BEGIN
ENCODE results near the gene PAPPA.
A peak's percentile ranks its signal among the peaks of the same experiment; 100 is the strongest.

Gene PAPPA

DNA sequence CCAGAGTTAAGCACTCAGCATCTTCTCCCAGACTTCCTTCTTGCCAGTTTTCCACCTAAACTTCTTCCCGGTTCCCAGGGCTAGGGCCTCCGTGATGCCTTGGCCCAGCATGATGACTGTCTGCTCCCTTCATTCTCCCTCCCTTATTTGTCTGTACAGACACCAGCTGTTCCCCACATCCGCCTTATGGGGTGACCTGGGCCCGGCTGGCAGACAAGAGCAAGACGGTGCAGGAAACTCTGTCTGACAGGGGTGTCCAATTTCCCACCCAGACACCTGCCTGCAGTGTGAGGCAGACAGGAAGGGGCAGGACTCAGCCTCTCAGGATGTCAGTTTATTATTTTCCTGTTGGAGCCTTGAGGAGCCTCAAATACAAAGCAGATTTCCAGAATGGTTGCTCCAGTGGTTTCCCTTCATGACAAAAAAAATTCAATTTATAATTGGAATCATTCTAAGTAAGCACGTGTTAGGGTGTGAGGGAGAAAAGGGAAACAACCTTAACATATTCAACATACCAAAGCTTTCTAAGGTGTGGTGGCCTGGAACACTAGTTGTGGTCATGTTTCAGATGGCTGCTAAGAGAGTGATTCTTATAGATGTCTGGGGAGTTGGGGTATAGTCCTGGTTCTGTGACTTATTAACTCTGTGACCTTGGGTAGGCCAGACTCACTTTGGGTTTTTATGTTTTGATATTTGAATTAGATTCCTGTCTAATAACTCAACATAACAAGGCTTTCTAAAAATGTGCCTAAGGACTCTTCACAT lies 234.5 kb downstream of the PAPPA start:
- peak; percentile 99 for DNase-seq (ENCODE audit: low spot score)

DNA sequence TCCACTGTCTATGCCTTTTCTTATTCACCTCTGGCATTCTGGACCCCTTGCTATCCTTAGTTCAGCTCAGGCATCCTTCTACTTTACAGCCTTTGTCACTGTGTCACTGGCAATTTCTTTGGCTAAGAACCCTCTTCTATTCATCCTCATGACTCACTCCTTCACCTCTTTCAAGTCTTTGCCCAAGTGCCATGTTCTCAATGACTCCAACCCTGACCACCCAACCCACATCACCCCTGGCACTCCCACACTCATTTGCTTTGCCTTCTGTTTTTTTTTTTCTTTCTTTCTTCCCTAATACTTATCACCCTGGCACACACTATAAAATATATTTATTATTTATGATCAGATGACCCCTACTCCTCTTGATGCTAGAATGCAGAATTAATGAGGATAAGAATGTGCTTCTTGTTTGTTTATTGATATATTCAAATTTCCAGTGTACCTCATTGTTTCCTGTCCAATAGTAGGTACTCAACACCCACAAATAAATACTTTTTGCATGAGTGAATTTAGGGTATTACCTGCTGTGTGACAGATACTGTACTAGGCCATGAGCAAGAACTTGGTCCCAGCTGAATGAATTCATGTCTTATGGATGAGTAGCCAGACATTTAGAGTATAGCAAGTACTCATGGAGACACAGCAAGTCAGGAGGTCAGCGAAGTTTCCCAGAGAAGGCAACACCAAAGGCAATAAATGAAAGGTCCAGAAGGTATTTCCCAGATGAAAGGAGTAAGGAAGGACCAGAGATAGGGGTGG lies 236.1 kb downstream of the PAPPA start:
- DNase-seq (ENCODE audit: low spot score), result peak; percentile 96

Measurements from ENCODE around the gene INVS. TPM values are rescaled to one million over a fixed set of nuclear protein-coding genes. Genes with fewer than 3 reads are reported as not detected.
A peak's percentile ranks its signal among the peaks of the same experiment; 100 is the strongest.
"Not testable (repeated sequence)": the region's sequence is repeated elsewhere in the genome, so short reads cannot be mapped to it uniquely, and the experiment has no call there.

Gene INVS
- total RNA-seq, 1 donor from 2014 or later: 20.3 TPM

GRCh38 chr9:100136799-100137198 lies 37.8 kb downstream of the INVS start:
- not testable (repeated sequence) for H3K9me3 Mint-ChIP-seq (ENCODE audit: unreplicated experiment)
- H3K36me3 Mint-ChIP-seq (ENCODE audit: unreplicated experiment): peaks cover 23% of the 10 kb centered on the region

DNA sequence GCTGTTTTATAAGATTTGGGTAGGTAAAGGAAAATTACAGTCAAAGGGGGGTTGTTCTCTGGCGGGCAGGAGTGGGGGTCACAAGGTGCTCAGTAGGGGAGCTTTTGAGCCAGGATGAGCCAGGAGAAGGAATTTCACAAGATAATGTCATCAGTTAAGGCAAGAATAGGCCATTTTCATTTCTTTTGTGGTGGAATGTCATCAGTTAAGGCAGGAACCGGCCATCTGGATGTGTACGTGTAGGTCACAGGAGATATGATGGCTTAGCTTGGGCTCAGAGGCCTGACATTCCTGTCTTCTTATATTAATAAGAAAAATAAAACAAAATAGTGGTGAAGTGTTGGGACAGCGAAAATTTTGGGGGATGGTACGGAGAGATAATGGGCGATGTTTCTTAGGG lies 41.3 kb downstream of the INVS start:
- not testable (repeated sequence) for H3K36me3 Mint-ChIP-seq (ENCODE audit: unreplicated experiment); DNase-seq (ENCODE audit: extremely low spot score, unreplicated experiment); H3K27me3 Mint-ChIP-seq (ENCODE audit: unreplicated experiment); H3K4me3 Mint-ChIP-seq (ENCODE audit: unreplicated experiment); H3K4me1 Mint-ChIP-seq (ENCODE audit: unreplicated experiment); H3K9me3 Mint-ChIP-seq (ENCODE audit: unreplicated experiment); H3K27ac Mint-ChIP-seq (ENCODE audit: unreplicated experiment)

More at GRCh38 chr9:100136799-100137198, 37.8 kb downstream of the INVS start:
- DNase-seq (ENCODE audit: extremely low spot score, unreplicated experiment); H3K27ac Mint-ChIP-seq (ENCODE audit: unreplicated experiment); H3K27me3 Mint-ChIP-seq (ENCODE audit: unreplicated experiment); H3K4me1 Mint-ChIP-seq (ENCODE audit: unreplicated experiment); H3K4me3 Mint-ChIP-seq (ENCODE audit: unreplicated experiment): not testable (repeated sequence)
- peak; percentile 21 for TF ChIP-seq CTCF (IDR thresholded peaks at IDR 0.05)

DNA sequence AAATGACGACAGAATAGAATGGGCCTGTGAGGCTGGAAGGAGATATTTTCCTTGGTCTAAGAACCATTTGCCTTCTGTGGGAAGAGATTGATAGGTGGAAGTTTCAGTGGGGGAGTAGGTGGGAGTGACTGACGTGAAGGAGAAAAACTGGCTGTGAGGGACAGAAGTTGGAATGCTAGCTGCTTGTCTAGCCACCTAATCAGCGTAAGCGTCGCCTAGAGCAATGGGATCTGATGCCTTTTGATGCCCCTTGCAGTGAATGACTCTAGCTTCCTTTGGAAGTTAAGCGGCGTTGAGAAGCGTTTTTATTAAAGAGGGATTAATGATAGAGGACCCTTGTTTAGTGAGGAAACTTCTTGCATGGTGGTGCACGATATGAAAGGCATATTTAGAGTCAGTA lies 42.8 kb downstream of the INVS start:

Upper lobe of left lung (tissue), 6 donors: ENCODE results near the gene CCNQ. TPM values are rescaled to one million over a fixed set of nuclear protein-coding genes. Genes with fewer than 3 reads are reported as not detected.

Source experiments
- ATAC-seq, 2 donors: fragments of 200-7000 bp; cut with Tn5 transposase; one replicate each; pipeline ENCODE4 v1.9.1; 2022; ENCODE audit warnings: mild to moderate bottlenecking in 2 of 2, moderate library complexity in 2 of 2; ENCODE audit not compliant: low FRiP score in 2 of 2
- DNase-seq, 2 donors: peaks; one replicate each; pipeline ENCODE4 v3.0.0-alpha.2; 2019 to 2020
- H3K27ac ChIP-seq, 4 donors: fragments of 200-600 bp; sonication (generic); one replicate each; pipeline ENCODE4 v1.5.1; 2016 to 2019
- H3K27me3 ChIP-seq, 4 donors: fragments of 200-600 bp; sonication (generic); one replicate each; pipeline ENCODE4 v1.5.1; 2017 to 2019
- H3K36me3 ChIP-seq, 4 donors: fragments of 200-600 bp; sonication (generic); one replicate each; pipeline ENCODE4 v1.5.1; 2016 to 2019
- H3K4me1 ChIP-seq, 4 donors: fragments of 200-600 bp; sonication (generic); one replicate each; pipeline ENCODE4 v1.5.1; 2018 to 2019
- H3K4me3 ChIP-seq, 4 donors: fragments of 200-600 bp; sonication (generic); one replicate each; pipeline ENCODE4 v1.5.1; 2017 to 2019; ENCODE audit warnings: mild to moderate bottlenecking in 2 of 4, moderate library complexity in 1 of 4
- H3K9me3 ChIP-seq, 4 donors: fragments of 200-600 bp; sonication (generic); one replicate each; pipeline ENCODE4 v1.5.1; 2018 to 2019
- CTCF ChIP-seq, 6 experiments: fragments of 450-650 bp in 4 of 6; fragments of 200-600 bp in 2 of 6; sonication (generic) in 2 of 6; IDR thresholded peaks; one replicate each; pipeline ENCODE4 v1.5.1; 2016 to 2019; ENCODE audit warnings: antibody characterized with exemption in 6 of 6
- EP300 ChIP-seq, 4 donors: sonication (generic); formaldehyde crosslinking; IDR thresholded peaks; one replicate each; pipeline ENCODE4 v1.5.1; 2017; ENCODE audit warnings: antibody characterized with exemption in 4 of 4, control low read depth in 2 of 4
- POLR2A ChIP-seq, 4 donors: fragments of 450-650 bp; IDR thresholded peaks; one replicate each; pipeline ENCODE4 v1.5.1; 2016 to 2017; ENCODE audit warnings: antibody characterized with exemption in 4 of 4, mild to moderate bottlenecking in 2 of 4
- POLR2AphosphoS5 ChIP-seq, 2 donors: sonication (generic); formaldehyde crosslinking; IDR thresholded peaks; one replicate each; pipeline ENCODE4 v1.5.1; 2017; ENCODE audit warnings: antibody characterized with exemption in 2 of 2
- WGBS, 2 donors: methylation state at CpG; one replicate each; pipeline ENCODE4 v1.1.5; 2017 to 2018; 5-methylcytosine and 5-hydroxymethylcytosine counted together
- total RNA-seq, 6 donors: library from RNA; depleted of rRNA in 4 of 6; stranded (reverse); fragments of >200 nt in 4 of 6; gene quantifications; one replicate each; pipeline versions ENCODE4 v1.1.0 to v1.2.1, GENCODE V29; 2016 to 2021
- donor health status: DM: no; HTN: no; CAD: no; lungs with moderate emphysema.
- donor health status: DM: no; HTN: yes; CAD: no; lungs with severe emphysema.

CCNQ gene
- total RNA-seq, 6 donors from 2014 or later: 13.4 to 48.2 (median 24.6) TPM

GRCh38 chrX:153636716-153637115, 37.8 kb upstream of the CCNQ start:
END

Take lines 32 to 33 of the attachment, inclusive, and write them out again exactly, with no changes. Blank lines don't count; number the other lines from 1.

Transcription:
- CTCF ChIP-seq, 6 experiments: fragments of 450-650 bp in 4 of 6; fragments of 200-600 bp in 2 of 6; sonication (generic) in 2 of 6; IDR thresholded peaks; one replicate each; pipeline ENCODE4 v1.5.1; 2016 to 2019; ENCODE audit warnings: antibody characterized with exemption in 6 of 6
- EP300 ChIP-seq, 4 donors: sonication (generic); formaldehyde crosslinking; IDR thresholded peaks; one replicate each; pipeline ENCODE4 v1.5.1; 2017; ENCODE audit warnings: antibody characterized with exemption in 4 of 4, control low read depth in 2 of 4